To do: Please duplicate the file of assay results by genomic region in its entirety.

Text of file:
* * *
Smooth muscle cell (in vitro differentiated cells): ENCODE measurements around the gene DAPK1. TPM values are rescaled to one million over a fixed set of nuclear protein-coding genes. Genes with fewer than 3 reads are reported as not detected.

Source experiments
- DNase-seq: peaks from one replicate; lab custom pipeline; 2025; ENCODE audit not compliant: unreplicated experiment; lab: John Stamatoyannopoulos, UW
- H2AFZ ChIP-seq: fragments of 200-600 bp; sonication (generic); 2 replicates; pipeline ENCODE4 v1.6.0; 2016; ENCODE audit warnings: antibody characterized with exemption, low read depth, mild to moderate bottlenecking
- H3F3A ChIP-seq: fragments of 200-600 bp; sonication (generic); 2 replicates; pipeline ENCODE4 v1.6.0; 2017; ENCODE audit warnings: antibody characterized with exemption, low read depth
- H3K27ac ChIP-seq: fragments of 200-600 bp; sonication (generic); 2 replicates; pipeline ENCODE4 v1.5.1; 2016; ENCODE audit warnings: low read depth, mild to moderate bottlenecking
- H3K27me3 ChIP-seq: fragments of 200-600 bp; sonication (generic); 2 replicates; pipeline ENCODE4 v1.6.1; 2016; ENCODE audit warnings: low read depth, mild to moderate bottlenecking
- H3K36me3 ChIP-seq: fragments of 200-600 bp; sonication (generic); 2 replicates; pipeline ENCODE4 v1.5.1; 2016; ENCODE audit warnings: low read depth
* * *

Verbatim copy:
Smooth muscle cell (in vitro differentiated cells): ENCODE measurements around the gene DAPK1. TPM values are rescaled to one million over a fixed set of nuclear protein-coding genes. Genes with fewer than 3 reads are reported as not detected.

Source experiments
- DNase-seq: peaks from one replicate; lab custom pipeline; 2025; ENCODE audit not compliant: unreplicated experiment; lab: John Stamatoyannopoulos, UW
- H2AFZ ChIP-seq: fragments of 200-600 bp; sonication (generic); 2 replicates; pipeline ENCODE4 v1.6.0; 2016; ENCODE audit warnings: antibody characterized with exemption, low read depth, mild to moderate bottlenecking
- H3F3A ChIP-seq: fragments of 200-600 bp; sonication (generic); 2 replicates; pipeline ENCODE4 v1.6.0; 2017; ENCODE audit warnings: antibody characterized with exemption, low read depth
- H3K27ac ChIP-seq: fragments of 200-600 bp; sonication (generic); 2 replicates; pipeline ENCODE4 v1.5.1; 2016; ENCODE audit warnings: low read depth, mild to moderate bottlenecking
- H3K27me3 ChIP-seq: fragments of 200-600 bp; sonication (generic); 2 replicates; pipeline ENCODE4 v1.6.1; 2016; ENCODE audit warnings: low read depth, mild to moderate bottlenecking
- H3K36me3 ChIP-seq: fragments of 200-600 bp; sonication (generic); 2 replicates; pipeline ENCODE4 v1.5.1; 2016; ENCODE audit warnings: low read depth